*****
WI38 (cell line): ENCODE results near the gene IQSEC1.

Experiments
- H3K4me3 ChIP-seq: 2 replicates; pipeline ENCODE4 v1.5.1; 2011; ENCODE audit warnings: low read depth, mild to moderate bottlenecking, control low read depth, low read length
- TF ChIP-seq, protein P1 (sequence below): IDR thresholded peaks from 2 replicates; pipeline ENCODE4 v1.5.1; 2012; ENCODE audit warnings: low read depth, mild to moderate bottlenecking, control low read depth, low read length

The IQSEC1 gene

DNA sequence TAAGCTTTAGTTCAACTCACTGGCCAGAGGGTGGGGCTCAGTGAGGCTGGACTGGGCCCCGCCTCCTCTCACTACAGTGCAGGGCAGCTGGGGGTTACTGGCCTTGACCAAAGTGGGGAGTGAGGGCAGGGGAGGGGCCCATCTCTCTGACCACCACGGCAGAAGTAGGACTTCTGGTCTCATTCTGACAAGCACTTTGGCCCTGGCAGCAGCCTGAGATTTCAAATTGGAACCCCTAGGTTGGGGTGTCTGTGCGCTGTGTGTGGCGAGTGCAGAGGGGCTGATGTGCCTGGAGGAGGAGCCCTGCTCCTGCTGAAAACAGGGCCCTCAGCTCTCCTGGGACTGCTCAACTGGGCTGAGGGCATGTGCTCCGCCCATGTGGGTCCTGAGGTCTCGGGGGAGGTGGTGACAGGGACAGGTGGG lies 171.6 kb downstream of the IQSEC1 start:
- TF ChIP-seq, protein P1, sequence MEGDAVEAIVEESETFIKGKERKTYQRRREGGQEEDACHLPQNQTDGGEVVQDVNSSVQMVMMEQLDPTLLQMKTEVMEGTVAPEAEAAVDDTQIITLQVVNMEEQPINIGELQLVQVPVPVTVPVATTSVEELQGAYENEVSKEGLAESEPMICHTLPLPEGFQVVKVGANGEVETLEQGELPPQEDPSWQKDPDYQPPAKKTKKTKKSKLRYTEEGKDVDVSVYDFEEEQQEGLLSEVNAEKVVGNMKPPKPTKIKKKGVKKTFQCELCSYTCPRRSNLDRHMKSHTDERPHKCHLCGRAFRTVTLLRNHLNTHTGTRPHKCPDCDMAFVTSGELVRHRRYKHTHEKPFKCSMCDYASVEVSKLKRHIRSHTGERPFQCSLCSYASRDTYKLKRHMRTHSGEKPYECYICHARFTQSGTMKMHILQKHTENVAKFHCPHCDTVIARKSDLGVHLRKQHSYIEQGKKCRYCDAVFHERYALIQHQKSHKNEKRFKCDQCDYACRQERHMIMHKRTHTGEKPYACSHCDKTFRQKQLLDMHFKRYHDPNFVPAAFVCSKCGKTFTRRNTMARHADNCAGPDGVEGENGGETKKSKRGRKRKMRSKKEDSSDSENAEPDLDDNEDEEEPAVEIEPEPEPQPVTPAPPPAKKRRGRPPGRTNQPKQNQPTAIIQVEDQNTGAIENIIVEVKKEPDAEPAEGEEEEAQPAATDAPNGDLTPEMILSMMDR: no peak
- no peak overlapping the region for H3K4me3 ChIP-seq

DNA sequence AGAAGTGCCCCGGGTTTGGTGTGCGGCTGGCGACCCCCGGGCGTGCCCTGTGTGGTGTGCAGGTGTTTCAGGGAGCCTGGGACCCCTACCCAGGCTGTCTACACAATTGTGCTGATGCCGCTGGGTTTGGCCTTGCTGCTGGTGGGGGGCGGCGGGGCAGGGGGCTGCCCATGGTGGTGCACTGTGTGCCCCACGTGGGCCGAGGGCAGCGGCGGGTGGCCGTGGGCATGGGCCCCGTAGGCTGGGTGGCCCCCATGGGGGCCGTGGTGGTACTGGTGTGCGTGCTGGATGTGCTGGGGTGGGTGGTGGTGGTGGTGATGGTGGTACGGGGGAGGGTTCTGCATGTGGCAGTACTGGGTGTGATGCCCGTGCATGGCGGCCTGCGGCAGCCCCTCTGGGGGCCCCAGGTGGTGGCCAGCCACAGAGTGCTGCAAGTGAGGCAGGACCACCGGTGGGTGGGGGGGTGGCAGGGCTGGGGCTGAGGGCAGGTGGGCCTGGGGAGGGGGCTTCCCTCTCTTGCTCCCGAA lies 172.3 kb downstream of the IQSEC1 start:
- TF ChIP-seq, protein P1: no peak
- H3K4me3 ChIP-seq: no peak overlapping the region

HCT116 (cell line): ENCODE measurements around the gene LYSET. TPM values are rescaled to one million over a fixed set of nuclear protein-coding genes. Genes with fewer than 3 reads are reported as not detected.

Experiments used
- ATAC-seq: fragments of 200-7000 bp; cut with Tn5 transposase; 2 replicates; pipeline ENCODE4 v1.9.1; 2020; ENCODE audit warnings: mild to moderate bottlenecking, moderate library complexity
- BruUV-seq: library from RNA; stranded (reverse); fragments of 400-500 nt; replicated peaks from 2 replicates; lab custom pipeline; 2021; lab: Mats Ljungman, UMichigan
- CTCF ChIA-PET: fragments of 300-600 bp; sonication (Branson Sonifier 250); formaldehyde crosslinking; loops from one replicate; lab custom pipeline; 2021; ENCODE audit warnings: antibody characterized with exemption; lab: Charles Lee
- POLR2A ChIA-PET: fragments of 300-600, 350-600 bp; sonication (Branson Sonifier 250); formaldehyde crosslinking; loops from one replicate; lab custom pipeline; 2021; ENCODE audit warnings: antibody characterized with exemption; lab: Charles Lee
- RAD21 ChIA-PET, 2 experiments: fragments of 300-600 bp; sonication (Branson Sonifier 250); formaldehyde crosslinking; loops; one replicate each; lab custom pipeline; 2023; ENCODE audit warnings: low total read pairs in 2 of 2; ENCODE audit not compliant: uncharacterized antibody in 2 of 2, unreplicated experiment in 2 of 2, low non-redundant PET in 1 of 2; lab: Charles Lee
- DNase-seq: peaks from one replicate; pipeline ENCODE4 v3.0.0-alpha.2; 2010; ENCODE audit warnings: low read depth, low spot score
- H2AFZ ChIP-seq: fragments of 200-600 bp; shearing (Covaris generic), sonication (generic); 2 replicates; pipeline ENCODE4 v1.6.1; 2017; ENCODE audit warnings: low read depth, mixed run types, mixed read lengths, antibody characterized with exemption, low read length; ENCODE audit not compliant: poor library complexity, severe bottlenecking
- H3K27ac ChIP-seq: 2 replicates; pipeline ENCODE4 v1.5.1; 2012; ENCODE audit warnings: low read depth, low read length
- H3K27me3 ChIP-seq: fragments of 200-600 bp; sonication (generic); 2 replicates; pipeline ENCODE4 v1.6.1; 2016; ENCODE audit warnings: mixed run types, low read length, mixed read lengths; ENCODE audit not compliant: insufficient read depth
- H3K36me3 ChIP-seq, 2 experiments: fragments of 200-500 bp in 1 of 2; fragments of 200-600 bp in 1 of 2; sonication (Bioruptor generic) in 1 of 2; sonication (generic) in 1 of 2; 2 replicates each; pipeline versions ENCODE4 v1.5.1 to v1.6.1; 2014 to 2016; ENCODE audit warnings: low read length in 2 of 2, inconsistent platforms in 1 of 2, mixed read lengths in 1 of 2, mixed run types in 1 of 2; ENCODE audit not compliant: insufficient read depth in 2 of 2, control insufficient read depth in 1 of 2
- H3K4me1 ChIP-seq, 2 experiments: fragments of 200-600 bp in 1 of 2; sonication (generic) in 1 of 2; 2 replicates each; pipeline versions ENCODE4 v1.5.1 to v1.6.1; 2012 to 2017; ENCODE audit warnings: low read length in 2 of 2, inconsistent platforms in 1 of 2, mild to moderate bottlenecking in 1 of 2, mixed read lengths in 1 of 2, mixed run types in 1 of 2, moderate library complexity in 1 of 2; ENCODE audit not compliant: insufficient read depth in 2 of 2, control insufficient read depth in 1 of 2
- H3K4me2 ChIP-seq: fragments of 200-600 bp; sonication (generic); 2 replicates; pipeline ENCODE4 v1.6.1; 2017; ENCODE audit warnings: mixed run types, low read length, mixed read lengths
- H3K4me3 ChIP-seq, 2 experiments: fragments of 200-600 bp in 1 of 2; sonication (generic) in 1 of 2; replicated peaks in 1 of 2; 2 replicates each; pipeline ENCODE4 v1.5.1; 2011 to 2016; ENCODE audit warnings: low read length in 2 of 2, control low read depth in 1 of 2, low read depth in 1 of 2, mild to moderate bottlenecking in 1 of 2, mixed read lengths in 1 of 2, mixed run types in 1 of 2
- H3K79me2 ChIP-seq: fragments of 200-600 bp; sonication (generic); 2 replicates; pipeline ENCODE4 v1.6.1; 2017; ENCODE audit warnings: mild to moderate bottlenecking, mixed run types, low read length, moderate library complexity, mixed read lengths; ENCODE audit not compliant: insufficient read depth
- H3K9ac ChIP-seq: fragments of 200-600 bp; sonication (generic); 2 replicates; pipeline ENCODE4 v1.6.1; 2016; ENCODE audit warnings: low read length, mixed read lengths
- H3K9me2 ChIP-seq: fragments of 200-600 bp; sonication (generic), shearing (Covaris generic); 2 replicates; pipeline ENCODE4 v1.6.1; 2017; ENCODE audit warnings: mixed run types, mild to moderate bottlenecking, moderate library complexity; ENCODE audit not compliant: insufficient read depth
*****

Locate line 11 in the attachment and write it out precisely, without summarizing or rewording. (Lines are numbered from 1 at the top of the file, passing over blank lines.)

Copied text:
- H3K4me3 ChIP-seq: no peak overlapping the region